In general, conclusions based on extrapolations in time [“the past shows a trend, so the trend must continue”] and space [“it’s happening in one place, so it’s probably happening elsewhere”] without additional supporting data or attribution to the underlying physical cause are unlikely to be robust.

Andrew30

R. Gates:
Fantasized “This is all very interesting, and I am a huge believer that the sun plays a major role in modulating our climate, but now is likely being trumped by the rapid build-up in greenhouse gases, mainly CO2…”
Perhaps you meant to write:
“This is all very interesting, and I am a huge believer that the sun plays a major role in modulating our climate, [since the] trumped [up affect of] rapid build-up in greenhouse gases, mainly CO2 [does not seem to be causing any increase in global average temperature for the last 13 years]”
Year Deviation from the base period 1961-90, degrees C
1998 0.529
1999 0.304
2000 0.278
2001 0.407
2002 0.455
2003 0.467
2004 0.444
2005 0.474
2006 0.425
2007 0.397
2008 0.329
2009 0.436
2010 0.470
2011 0.356
Source: http://www.cru.uea.ac.uk/cru/data/temperature/hadcrut3vgl.txt
Carbon Dioxide goes up and the Temperature remains the same

LarryD

Here, Brian: Europe Hardiness Zones.
Search “hardiness zones europe map”

R. Gates

Mike Bromley the Canucklehead says:
January 24, 2012 at 10:52 am
R. Gates: Puh-leeeeeze. Either put a figure on it or stuff a cork in it.
_____
Solar output likely to decline over the next 90 years from 20th century averages, but would onnly result in a 0.08C decline in global temps for a Dalton Type minimum, and a 0.13C decline in temps for a Maunder type decline. Either of these small declines would be more than offset by a much larger increase in temps from increasing greenhouse forcing:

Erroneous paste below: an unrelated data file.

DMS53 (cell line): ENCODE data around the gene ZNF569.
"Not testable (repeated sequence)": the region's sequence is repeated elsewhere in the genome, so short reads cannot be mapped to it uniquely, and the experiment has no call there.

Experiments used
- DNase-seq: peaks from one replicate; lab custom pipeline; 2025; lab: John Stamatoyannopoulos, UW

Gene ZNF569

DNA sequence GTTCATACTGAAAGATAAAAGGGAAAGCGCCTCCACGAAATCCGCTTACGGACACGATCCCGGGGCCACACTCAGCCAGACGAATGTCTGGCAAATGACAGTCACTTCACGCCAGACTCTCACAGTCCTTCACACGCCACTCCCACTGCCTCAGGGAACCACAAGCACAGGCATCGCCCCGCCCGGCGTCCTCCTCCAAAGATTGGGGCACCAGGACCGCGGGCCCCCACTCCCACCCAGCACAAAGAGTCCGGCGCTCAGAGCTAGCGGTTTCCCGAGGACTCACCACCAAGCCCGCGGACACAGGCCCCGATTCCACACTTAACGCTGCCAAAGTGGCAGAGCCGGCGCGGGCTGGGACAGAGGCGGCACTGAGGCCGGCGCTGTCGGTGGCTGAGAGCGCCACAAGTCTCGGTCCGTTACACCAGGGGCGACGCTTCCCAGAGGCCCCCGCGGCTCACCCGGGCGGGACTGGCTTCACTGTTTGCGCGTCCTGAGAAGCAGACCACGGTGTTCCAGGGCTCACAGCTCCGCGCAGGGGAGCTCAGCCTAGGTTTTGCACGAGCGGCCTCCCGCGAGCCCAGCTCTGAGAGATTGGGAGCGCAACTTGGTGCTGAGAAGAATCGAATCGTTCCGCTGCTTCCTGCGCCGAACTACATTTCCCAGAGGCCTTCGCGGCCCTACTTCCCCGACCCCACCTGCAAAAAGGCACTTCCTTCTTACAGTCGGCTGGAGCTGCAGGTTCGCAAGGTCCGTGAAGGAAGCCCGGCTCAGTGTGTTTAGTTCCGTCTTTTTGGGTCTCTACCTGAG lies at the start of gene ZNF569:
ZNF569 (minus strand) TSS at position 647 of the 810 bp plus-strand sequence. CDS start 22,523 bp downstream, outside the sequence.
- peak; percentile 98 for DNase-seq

http://www.physorg.com/news/2012-01-decline-solar-output-offset-global.html
http://www.metoffice.gov.uk/news/releases/archive/2012/solar-output-research
I know even the smallest suggestion that the much anticipated (by some skeptics) big cool-down may not happen, and that the world will continue warming will cause much angst among those skeptics. While Mr. Archibald does an excellent analysis for what it is, and I whole-heartedly support the notion that the sun was largely responsibly, directly or indirectly, for most of the sub-Milankovitch modulations of Earth’s climate over the past few million years, the underlying assumption that Earth 2012=Earth 1600 is simply that, an assumption, and not supported by the extensive changes to atmosphere, hydropshere, and biosphere by human activities in that time frame.

Camburn

Interesting reading, some correlation.
Robust findings? No……..

bones

@Willis
I believe that the remark on the graph was intended to imply correlation rather than causation. But given the type of science reporting that we have these days, it might be reported as causation if another third of Finns croak.

crosspatch

Solar output likely to decline over the next 90 years from 20th century averages, but would onnly result in a 0.08C decline in global temps for a Dalton Type minimum, and a 0.13C decline in temps for a Maunder type decline. Either of these small declines would be more than offset by a much larger increase in temps from increasing greenhouse forcing: